Switzerland Prehistory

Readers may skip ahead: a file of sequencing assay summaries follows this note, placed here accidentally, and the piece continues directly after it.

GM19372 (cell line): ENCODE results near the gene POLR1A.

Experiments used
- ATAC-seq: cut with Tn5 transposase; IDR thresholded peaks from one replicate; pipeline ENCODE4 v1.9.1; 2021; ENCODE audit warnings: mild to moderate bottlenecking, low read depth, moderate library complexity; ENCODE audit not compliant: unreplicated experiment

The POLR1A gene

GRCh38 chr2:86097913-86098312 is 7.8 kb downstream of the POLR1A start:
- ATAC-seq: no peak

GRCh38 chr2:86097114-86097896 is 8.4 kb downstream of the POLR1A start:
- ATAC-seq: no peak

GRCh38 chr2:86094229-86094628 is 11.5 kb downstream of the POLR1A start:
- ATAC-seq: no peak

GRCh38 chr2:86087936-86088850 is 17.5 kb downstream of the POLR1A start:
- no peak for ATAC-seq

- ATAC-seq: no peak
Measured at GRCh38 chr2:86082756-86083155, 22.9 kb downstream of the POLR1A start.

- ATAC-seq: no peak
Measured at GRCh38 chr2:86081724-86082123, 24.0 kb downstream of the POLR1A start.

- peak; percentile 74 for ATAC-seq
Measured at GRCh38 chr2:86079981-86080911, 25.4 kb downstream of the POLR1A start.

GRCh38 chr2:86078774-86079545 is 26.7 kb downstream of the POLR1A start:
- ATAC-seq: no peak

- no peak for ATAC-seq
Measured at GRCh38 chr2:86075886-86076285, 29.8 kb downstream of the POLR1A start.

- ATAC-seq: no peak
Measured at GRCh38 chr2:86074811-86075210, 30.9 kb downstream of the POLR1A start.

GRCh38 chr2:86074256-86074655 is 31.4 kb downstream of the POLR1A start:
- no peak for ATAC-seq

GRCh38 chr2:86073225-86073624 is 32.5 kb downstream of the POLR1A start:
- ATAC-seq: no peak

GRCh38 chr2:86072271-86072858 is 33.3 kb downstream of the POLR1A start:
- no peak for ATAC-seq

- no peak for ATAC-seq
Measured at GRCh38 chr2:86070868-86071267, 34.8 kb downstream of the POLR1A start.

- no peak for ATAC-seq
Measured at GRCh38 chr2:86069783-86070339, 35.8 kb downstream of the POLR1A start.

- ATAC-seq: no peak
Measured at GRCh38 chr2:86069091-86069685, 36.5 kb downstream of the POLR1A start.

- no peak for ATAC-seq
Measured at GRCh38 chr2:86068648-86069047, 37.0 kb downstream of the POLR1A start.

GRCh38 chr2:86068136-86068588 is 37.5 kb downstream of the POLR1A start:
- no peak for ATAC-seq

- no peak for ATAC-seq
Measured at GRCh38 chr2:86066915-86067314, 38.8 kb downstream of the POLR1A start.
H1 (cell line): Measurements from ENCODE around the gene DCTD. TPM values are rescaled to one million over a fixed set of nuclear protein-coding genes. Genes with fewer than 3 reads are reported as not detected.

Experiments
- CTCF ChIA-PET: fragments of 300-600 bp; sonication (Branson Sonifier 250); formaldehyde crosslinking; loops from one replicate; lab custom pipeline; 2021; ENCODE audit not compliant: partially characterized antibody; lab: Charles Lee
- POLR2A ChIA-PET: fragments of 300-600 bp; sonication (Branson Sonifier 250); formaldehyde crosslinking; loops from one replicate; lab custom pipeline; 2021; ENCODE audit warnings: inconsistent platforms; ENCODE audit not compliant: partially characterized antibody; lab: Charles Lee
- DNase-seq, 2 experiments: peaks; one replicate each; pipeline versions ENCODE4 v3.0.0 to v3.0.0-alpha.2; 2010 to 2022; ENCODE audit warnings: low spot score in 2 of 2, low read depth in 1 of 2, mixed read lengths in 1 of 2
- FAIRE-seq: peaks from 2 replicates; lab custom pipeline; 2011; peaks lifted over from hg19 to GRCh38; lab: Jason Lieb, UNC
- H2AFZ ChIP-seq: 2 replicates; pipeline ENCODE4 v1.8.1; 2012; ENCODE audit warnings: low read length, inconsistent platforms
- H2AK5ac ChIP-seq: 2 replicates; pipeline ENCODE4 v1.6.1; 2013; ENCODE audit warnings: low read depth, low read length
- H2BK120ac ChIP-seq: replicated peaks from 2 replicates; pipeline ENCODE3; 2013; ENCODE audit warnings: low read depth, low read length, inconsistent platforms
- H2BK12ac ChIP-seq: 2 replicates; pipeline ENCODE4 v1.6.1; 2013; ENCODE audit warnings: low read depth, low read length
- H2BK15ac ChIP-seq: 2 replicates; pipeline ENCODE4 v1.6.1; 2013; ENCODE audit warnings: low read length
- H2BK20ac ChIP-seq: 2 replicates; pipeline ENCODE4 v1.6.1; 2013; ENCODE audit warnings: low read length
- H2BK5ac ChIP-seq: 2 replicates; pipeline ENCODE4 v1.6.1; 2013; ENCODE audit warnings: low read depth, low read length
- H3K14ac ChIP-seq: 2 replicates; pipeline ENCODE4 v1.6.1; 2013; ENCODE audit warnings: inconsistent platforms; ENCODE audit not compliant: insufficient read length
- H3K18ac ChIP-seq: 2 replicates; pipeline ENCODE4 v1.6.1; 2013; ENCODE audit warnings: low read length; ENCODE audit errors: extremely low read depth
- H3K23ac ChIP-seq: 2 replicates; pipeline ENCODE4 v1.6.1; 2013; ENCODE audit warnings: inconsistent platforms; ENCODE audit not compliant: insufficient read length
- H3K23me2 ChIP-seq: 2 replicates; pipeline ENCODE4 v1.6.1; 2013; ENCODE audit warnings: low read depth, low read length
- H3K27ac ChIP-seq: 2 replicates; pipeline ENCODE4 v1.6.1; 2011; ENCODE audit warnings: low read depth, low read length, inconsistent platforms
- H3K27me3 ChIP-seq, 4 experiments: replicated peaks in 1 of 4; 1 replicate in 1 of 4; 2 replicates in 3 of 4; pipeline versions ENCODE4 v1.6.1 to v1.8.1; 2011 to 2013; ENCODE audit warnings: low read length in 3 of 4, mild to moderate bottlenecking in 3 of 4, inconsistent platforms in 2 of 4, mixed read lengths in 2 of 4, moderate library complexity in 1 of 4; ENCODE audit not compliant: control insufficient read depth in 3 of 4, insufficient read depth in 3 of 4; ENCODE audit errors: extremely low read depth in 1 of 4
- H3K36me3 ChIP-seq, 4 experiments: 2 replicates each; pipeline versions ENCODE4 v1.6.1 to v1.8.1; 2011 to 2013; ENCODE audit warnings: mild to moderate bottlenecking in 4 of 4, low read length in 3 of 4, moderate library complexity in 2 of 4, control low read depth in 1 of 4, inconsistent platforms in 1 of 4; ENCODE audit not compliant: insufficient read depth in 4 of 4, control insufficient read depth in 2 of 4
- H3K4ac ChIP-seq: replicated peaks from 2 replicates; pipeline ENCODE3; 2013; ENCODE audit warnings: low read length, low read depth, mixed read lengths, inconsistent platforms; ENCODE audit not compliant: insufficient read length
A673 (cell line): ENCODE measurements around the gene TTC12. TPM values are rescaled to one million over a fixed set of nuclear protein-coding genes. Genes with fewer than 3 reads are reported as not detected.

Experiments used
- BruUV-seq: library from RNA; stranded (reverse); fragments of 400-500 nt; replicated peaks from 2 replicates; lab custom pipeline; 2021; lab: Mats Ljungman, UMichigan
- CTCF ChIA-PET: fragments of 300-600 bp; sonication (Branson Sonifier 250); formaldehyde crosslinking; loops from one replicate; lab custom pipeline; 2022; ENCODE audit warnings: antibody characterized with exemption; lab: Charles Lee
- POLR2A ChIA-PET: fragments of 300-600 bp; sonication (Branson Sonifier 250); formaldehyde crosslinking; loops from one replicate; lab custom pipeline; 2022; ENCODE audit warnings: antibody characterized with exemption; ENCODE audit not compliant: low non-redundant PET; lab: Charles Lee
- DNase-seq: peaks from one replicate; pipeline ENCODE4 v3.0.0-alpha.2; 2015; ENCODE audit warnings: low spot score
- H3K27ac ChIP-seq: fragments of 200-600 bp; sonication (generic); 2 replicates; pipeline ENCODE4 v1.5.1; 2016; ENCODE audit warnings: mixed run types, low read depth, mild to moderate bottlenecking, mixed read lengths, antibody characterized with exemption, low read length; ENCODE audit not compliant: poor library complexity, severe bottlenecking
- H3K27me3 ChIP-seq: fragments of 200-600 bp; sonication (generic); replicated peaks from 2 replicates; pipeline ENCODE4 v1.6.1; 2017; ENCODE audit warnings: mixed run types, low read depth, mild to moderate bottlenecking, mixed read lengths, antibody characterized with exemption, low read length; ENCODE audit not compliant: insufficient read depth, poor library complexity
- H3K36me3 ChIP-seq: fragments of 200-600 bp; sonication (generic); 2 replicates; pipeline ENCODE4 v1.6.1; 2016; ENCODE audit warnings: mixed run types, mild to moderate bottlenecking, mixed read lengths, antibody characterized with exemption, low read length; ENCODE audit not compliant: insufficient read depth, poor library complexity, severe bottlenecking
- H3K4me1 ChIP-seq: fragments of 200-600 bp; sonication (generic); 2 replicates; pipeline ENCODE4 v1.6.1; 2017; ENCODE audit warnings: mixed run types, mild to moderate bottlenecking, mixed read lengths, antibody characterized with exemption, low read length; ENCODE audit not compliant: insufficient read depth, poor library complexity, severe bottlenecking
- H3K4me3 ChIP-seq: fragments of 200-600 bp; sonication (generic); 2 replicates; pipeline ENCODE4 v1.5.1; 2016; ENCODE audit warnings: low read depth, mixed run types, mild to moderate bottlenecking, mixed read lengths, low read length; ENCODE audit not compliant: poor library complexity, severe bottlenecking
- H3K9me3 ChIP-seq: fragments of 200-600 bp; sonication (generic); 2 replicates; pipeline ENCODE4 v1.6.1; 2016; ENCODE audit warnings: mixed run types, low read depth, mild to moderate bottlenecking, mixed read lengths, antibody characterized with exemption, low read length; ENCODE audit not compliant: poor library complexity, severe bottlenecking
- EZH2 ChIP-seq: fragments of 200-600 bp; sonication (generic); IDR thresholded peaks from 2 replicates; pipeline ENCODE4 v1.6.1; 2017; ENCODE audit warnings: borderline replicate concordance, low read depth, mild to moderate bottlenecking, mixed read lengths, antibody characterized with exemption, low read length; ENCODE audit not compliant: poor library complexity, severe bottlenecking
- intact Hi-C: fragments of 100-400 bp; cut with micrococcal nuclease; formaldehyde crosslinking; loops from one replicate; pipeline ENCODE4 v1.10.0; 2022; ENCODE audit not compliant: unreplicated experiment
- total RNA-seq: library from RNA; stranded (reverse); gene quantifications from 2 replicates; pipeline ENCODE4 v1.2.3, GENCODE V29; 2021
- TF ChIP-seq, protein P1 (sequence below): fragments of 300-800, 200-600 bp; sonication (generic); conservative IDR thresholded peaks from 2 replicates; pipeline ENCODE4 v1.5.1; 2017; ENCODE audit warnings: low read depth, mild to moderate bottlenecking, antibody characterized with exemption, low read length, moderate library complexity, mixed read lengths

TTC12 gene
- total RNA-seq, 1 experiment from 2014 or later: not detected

The first traces of human life in Switzerland lead us back to the Ice Age. In an intermediate ice age, probably in that of Riss-Würm, hordes of hunters searched the caves of the high Alps to hunt their main prey, the Ursus spelaeus. The Wildkirchli caves in the Santis region, the Drachenloch above Vättis, the Wildenmannlisloch in the Kurfirsten, the Steigelfadbalm above Vitznau, then the Schnurenloch and Ranggiloch in the Simmental are known as such; and finally the Cotencher cave near Boudry in the southwestern Jura. In most of the caves the archaeological layer is interposed between two layers of clay from the glacial period; it is recognized by the dark color and the presence of bones of the cave bear, the arctic fox, the chamois and other animals of the ice age, as well as stone and bone tools, and hearths. In the Drachenloch skulls and long bones of the cave bear were piled into stone chests, which was interpreted by E. Bächler as a primitive cult sign to a hunting deity. He calls,chelléana, civilization). Due to the absence of stone tools, it can be understood, with O. Menghin, in the European civilization of bones. Cotencher seems to be a little more recent, it must be attributed approximately to the Würmian glacial period and corresponds at best to the French civilization of Le Moustier (see Mousteriana, civilization). In the last period of the most ancient Paleolithic we find three centers of human residence. One southwest with the destroyed Veyrier cave near Geneva and the Grotte du Scé near Villeneuve, one in the Olten and Birstal caves and the third in the well-known Jura caves of Kesslerloch and Schweizersbild. In recent years, the findings of Vordere Eiche and Besetze near Thayngen and the rock shelter of Bönistein near Zeinigen have been added. The main animal in these places is the reindeer, of which there are often pierced bones and imprints of animal and plant figures. The tools show a prevalence of blades, so they can be attributed to the civilization called by O. Menghin of blades.